The one document Pfoff speaks of does not explicitly include (Monument Academy), but it does not exclude it either. It is vague, saying only that “passage of a budget override election would result in additional funding for maintaining and improving educational programs in the district.”
Additionally, the document says the ballot language wording would be voted on at a special meeting in August, but those minutes were not available. When asked to present those minutes through his Facebook Page – which he says is to encourage open communication – Pfoff said “I would rather not bypass the normal process for obtaining public records, so please contact the administration and make a request for those specific meeting minutes,” despite the fact he bypassed the normal process with all the other documents he posted.
Griffin said the board is determined to follow this through because they believe their parents are entitled to some of the revenue from the taxes they pay.
Most discouraging for Griffin is the lack of communication from the district. Monument Academy brought the issue to the table as its number one priority at the first meeting in August of 2015. However, district officials didn’t mention it again until the last meeting on March 9th when Griffin brought it up again. That was when Griffin learned the district would not consider it.
“They never gave us any indication they were not going to put it in the contract,” Griffin said, adding negotiations had gone well until then.
The district agreed to other terms Monument asked for such as granting a 10-year charter instead of the traditional five, removing the preschool from the charter agreement and allowing it to operate on its own, and allowing the school to expand to a high school at a future point without requiring a new, separate application.
Pfoff told the Colorado Springs Gazette that he believes Griffin is trying to intimidate the district, and this could fracture the community.
Pfoff said in the Gazette story that Monument Academy is trying to “leverage two sides to fight for scraps.” And “We need to be fighting together to get adequate funding for all the schools, not stealing money from one school to give to another.”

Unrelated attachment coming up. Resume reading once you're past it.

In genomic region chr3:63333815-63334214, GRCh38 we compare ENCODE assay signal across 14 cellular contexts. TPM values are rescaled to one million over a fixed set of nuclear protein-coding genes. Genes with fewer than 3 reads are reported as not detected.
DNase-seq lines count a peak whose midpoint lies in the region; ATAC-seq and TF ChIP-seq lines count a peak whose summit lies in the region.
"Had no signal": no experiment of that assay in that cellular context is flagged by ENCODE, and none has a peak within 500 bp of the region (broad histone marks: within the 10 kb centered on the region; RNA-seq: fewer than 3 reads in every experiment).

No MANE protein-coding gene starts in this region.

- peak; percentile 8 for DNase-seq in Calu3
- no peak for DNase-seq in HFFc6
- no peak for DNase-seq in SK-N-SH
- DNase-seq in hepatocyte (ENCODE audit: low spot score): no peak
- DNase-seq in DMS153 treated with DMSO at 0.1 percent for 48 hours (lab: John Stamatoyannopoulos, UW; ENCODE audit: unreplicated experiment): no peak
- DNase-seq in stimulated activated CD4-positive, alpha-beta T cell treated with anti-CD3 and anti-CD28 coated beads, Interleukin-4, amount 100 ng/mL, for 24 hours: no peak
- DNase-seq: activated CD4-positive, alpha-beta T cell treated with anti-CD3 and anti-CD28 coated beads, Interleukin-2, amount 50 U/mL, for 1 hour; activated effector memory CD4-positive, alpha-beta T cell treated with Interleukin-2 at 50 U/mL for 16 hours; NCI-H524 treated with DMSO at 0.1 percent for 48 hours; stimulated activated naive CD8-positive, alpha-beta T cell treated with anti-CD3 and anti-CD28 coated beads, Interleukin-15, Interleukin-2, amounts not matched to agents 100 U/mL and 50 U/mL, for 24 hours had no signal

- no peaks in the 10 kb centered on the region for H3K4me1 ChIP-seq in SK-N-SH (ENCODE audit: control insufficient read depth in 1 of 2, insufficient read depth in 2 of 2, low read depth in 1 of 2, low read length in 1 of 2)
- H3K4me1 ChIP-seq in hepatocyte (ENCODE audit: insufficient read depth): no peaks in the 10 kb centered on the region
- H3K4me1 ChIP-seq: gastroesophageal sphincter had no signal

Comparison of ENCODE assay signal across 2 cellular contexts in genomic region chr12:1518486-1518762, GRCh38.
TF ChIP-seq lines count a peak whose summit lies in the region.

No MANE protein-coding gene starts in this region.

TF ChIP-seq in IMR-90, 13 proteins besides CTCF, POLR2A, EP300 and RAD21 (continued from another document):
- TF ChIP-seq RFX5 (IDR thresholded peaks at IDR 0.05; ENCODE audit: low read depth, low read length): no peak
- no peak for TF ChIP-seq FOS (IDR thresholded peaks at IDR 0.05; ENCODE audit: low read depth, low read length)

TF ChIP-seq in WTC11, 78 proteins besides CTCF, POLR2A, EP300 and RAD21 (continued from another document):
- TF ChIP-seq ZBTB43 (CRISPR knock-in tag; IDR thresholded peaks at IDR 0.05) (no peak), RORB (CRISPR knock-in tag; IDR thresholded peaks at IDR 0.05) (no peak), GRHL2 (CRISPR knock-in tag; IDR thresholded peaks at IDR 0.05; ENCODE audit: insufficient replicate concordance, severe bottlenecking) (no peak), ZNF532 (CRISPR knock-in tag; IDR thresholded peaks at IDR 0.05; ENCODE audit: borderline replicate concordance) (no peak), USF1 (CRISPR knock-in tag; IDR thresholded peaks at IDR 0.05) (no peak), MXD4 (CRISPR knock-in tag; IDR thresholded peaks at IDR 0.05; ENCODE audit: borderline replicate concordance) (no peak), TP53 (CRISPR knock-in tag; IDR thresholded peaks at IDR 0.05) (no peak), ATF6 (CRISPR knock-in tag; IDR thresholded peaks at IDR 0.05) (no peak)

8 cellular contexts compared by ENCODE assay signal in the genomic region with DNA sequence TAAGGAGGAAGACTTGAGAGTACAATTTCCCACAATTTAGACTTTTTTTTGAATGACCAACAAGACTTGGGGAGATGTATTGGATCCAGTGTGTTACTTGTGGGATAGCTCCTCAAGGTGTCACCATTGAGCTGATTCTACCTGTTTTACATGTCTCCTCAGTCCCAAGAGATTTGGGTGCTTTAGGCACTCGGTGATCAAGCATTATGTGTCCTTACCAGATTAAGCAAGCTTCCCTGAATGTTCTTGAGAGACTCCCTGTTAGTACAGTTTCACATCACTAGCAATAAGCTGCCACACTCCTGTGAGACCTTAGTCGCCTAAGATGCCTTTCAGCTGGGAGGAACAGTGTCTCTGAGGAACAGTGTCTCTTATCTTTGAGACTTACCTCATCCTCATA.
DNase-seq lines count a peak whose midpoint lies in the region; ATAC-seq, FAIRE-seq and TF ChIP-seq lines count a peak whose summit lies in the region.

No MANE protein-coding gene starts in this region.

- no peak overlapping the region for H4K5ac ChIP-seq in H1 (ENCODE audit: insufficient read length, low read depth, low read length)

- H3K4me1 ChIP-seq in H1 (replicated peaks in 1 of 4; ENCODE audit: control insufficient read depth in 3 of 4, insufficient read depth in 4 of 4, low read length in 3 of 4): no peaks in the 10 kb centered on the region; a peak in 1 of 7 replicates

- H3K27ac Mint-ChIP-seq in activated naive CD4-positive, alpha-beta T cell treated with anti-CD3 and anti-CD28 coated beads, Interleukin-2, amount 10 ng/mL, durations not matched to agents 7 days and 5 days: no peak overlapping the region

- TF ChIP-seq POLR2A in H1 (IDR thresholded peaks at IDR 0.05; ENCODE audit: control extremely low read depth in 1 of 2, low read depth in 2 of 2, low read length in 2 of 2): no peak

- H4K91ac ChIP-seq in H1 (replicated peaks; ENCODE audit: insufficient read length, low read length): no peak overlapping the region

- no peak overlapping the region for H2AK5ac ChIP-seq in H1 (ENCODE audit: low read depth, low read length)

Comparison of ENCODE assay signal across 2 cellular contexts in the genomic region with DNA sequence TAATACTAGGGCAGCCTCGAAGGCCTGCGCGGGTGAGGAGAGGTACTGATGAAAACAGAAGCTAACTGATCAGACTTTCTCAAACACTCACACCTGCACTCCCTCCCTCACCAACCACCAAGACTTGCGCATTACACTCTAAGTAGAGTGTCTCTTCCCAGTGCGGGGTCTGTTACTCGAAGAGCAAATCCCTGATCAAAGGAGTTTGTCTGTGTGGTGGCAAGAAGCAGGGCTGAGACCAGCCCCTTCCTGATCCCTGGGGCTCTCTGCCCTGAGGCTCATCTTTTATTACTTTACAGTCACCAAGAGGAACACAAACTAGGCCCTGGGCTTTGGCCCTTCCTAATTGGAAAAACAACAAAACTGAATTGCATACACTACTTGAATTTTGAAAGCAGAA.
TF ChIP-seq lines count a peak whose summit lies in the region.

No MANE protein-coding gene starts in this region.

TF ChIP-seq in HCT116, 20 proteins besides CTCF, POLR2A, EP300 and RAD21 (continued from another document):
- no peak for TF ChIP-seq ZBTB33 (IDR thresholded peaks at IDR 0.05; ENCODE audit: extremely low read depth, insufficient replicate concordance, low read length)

Griffin shrugged off Pfoff’s comments.
“I find it funny that they say we are trying to intimidate them or are using last-second tactics,” Griffin said. “When your first item, on the first day, takes them almost seven months to come back, and then just to say they are not going to include it, it just felt disingenuous.”
Griffin said the school will not accept the contract without the MLO and is considering a couple of different options.
“One is taking an appeal to [the Colorado] State Board of Education,” Griffin said. “We are also considering whether or not litigation might be the appropriate action to take in this case.”
If the school does appeal to the state board, it is likely the first time the board will hear a contract dispute based entirely on funding.
No one with the state board could recall this ever happening, and the Colorado League of Charter Schools had not returned phone calls by the time this story published.
Griffin said parents should not worry about the school status for the fall.
“They have accepted and conditionally approved us,” he said. “They have to give us a contract. If it’s not fair or equitable, that is one of the trigger points used to appeal to state board of education. We are not going out of business.”